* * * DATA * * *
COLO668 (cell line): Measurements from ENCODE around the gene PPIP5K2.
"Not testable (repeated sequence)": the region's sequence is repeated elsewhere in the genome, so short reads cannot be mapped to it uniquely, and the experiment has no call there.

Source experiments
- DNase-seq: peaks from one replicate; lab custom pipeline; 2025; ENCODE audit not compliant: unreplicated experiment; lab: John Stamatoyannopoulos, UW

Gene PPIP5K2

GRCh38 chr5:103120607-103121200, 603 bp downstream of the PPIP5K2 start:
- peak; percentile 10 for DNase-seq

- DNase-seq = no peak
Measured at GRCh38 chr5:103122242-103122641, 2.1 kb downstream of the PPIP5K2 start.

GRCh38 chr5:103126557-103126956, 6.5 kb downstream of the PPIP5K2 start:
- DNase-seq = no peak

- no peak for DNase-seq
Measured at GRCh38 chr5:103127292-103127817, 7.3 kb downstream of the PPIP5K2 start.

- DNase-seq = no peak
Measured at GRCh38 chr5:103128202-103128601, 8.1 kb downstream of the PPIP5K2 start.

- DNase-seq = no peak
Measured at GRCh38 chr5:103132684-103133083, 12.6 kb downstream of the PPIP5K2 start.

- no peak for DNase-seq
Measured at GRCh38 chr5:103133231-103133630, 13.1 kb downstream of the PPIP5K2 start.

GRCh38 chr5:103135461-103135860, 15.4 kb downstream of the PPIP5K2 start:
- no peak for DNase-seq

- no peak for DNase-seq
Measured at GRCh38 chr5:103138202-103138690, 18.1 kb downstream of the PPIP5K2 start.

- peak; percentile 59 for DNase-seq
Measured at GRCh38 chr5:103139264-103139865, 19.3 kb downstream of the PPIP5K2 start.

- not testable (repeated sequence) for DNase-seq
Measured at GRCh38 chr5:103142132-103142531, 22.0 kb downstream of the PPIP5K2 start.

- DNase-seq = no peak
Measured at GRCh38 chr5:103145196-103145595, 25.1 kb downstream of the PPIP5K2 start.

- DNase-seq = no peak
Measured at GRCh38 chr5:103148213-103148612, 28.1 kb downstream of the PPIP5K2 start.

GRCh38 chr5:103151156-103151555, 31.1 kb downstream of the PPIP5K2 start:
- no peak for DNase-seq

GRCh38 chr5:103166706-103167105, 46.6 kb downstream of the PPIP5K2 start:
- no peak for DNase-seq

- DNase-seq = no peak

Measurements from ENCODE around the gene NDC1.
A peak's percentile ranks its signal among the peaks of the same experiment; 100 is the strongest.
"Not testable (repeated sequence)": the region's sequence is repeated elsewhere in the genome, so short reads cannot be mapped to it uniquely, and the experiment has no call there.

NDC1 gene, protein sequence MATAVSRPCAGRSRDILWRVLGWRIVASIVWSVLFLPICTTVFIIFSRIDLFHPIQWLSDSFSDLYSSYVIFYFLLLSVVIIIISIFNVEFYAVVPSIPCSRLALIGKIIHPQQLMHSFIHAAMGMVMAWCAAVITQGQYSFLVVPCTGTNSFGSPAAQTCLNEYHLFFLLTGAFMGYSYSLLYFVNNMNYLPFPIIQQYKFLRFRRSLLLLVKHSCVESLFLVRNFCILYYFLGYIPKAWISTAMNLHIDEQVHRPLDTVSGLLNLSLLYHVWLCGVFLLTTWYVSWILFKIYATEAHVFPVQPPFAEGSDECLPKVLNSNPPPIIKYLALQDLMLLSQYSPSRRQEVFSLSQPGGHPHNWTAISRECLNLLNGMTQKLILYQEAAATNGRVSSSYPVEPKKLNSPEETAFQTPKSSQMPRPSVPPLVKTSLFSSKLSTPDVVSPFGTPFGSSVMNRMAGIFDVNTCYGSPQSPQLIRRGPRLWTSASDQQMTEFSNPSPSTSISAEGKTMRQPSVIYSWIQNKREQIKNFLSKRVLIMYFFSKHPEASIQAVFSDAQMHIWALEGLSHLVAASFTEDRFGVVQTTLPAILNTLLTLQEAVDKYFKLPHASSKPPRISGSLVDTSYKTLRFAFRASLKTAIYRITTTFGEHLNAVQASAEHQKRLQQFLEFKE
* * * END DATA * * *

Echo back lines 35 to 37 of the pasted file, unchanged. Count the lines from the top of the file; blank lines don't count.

- no peak for DNase-seq

- DNase-seq = no peak

Measurements from ENCODE around the gene NDC1.